Skok told the Shorenstein crowd that he became attracted to disruption theory when he audited one of Christensen’s classes as a Nieman Fellow. He and Christensen later collaborated on a report about disruption and journalism called “Breaking News.” Last year I analyzed Christensen’s theories following a tough critique (flawed in my view) by Harvard historian Jill Lepore in The New Yorker.

“I sat in on Clay’s class and was immediately transfixed by some of the ideas and theories he put forward,” Skok said.

He added that though he largely agreed with the pessimism that pervaded the news business from a few years ago, since working with Christensen he has come to believe that “journalism will survive and thrive.”

How the Globe is leveraging social to cover #FITN

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A recent Pindell piece in Medium.

In his recent exhortation to accelerate the transition to digital, Boston Globe editor Brian McGrory singled out — among others — James Pindell, who’s covering the New Hampshire primary (or #FITN, as they say) as a digital-first reporter, “rapidly pushing webbier (sorry) stories that allow the site to look less like a digital reflection of that morning’s and the next morning’s print paper.”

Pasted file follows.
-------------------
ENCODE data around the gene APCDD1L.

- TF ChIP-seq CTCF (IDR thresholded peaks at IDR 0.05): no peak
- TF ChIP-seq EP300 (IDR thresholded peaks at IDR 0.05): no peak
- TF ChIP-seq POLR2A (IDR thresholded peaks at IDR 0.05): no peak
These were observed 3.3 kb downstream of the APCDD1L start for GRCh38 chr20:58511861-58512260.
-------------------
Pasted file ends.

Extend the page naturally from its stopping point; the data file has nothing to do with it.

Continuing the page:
Now Mashable has a close-up look at exactly how Pindell is accomplishing that. Jason Abbruzzese writes that Pindell has embraced a wide range of social media, including Twitter, Instagram, FacebookMedium and — shades of steam-powered presses from the 19th century — an email newsletter. (Not all of this is new. Pindell’s Twitter feed has been a must-read among political junkies for years.) Pindell’s work is gathered at a Globe site called Ground Game.

The approach has allowed Pindell to cover stories that are worth telling even if they’re not quite worthy of (or suitable for) print — such as his first-person account of covering Donald Trump and his hair during Trump’s recent foray into New Hampshire.

The idea, Abbruzzese reports, is to leverage Pindell’s coverage of across a variety of platforms in order to compete with national outlets like The New York Times and The Washington Post: